Lastly, others predict a “healthcare for all” model. However, none of the proponents or opponents are yet willing to define the rationing which will go along with this effective state takeover of basic healthcare. Opponents are unwilling to consider the possibilities, acknowledge that disparities in health lead to further socio-economic disparities or discuss the current rationing. It is likely that the US will evolve into a German, Dutch or French style system for basic needs and a parallel private free market for anything beyond basic care.
In all three scenarios, telemedicine and connected drug delivery products will be used more to help improve patient outcomes and control total healthcare costs. As pharma and device manufacturers have the most knowledge about the drugs and devices they manufacture, a prescription fora drug or device should qualify as an existing patient relationship to allow information exchange. Among the various stakeholders, connected product manufacturers, or their contractors, are the best positioned to assist with adherence and compliance.
Before COVID-19, there was great resistance to – and limited perceived need for – major change in US healthcare fee-for- service, in-person healthcare delivery. The fragmented nature of US healthcare presented significant barriers to change. Some issues in two categories were:
Different stakeholders have put up great resistance because they thought:
- Changes to established fee-for-product and service models are threatening
- We might lose our advantages with changes through legislation or otherwise in our various legacy stakeholder models
- Reimbursing telemedicine would bankrupt payers
- There is limited or no payback for connected diagnostic devices or drug/ device combination products
- Changes to improve outcomes would add cost for some stakeholders
- Connected products are not interoperable and are difficult for patients to use
- Adding patient outcome assistance would delay marketing and may add legal liabilities
- Any change from centralised, randomised clinical trial approval could jeopardise the entrenched approval and payment systems
- Patient privacy might be put at risk. We must abide by existing HIPAA regulations.
Limited Perceived Need
There was a perception of limited need among stakeholders, who believed, for example, that:
- Inertia in systems already in place is comfortable
- We can continue to merge, acquire, lobby, advertise, automate, add lower paid staff, and make others (and even ourselves) more efficient and keep on going
- Patients’ opinions are uninformed and difficult to evaluate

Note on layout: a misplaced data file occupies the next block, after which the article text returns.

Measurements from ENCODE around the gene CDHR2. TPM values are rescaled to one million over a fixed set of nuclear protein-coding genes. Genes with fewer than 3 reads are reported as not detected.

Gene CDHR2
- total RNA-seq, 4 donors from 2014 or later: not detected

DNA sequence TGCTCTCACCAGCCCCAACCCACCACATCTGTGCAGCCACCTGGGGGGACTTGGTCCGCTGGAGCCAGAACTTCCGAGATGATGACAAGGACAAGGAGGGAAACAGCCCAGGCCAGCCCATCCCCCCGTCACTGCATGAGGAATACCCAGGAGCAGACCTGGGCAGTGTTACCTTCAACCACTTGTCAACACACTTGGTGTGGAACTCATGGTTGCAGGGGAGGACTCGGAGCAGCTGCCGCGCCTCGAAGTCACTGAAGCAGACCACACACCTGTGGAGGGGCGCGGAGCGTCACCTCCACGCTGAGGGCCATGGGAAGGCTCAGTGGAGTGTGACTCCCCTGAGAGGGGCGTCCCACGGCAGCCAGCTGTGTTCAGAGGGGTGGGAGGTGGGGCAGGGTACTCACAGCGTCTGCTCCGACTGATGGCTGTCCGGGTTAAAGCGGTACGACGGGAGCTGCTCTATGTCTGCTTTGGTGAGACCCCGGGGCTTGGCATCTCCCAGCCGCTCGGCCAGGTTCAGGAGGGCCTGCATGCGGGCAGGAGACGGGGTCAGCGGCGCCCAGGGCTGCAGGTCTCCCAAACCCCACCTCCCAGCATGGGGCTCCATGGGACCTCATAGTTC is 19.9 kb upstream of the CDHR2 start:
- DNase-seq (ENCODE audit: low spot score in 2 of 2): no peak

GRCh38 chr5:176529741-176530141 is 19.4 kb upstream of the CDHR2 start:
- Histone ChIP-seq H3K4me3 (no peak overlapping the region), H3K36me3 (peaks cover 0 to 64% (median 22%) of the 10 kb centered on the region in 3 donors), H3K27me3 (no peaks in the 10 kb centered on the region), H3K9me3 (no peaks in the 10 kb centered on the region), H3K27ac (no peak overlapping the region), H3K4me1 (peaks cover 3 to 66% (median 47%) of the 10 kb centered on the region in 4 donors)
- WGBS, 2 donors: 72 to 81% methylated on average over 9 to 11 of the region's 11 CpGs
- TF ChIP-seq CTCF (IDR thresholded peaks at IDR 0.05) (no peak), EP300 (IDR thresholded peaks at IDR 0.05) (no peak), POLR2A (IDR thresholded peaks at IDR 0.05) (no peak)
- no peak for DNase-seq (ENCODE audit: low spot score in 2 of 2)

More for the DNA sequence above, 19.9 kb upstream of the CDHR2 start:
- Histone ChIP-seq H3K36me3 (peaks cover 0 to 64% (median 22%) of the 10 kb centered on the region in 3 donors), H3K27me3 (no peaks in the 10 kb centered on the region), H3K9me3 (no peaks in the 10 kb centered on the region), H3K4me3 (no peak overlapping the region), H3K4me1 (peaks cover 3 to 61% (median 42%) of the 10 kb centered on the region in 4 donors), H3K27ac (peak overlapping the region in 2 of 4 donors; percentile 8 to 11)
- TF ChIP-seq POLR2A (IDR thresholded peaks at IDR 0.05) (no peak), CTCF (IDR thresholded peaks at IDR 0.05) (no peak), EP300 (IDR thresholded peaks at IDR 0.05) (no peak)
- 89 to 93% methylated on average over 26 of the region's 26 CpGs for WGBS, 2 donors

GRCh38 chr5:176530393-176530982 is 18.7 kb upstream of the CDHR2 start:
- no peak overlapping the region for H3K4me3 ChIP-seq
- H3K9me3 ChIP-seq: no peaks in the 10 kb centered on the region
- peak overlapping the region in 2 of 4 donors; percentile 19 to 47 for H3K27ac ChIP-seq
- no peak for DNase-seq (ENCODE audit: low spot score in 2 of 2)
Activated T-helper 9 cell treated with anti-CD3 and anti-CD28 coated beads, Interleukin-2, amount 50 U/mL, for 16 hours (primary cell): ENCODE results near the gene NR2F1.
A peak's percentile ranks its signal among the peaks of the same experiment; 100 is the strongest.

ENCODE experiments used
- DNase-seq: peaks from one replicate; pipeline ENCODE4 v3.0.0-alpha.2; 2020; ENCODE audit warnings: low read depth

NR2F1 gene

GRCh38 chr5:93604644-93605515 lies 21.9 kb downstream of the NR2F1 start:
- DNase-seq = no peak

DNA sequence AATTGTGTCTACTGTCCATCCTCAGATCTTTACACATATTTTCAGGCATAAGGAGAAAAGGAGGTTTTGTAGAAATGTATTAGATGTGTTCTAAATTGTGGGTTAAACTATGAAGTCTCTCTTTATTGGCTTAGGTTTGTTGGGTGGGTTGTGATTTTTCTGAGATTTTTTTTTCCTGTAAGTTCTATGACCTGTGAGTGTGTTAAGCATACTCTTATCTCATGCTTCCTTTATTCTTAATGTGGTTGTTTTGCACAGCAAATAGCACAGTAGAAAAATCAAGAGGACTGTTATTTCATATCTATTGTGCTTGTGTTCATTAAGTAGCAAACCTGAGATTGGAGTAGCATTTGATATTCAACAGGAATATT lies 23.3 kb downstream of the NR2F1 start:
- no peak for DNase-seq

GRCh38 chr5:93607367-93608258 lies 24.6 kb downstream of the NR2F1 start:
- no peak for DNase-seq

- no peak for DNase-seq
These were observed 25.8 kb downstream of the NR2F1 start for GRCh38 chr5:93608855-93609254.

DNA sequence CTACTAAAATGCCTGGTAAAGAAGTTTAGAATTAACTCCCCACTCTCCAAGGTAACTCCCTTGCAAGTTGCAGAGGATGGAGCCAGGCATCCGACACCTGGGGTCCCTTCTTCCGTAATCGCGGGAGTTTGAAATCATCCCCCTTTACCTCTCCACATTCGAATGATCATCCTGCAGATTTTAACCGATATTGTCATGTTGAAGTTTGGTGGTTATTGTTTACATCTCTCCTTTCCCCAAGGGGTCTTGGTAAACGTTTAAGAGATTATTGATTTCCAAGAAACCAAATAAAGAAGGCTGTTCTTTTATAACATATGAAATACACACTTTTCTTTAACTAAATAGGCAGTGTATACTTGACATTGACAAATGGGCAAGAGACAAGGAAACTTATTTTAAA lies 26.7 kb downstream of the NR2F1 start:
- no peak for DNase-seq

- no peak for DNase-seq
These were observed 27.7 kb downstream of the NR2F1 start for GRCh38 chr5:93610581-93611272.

- Payment for outcomes and closer postmarket surveillance won’t become broad-based realities
- We can continue to rely on the randomised control trial approval process to be paid.
However, over the past few years even prior to COVID-19, many catalytic factors have emerged, encouraging healthcare stakeholders to take actions to promote better patient outcomes:
As the population ages, we have experienced growth of known chronic diseases which still go undiagnosed, undertreated or untreated and, therefore, worsen. Some of these conditions even seemed to be moving towards better control – but new diseases and new treatments have been overlaid on those previously identified. The complexities of patients’ comorbidities and treatment possibilities have made focus difficult. There is greater recognition of overall treatment costs and the costs of poor outcomes related to non-adherence and non-compliance. There is also recognition that medication use – and non-use – are valuable diagnostic tools.
Provider access has become increasingly difficult because of factors including provider consolidations, fragmented and overlapping healthcare bureaucracies, provider specialisation with limited numbers of generalists who must often function as gatekeepers, less generous employee insurance, contract workers not covered by employer insurance, and healthcare inflation outpacing wage growth for many years. In addition, the media has, for many years, highlighted the role of health disparities on outcomes. Pharma has also gained a far greater understanding of human and economic factor issues, and attempts to limit provider costs have made specialty products available for home administration.